Services share basic tuition requirements but differ on processes
The basic guidelines for tuition assistance are the same for each service, with a yearly cap of $4,500 and a credit cap of $250.
However, the process for using tuition assistance is slightly different with each service.
Marine Corps: Marines must fill out a tuition assistance form that requires a command signature of approval for each class they take, said Bob Stenard, a guidance counselor at Camp Foster.
Marines also must sign a Servicemembers Opportunity Colleges Marine Corps agreement, called a SOCMAR, with their college. This agreement states that if the Marine changes duty stations before he completes his degree, his college will accept equivalent classes from another college.
Navy: Sailors also need command approval for tuition assistance and must establish a similar agreement with the college called a SOCNAV. While the Navy pays 100 percent tuition assistance, sailors are limited to 16 semester hours, 24 quarter hours or 240 clock hours a year, according to the Navy College Web site.
This limit can be waived on a case-by-case basis up to the yearly cap of $4,500, Stenard said. His office also assists sailors attached to Marine units.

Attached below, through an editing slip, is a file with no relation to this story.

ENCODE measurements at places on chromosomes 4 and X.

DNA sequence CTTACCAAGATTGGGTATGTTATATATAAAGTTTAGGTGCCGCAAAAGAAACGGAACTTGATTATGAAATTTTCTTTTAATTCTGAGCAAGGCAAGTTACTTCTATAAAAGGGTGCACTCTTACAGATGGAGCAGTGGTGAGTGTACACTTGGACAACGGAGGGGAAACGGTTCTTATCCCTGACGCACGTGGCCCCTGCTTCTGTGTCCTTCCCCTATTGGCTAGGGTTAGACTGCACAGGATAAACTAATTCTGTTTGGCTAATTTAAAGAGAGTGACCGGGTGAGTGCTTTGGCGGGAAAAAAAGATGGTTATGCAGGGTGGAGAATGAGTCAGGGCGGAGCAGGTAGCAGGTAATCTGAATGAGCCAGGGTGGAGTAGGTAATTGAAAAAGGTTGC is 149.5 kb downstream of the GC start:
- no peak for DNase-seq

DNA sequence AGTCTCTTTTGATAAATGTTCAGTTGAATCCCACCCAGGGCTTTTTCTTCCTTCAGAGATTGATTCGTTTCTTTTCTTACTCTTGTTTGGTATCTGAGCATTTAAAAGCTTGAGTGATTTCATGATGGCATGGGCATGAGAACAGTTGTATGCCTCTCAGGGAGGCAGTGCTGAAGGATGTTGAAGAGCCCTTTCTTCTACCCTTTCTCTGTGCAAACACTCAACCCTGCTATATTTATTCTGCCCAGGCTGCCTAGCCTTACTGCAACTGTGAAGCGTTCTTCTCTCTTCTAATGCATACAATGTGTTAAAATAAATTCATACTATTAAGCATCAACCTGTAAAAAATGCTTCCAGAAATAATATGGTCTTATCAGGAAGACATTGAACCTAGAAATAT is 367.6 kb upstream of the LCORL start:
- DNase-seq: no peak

Army: Soldiers applying for tuition assistance need command approval on a yearly basis and can complete tuition assistance requests online at goarmyed.com, according to James Campbell, the education services officer at U.S Army Garrison-Red Cloud in South Korea.
Soldiers can take only eight semester hours at a time unless they get a commander’s waiver, Campbell said.
Air Force: Airmen can apply for tuition assistance through the Air Force’s portal Web site at www.my.af.mil, said Europonda R. Chestnut, the Kadena Air Base Training and Education Services deputy chief.
But before airmen can take off-duty education, they must first complete Career Development Courses that are specific to their job, Chestnut said.
The Air Force is also the only service that offers a two-year degree through the Community College of the Air Force, she said, explaining the degree would be in the area of an airman’s job.
“For example, a personnel airman would get a human resources associate,” she said.
Most will only need to take about 15 credits of other general education requirements outside the classes offered by the Air Force college, she said.
The associate’s degree can be transferred to a four-year degree at numerous colleges partnered with the Air Force through its Associate to Baccalaureate Cooperative program.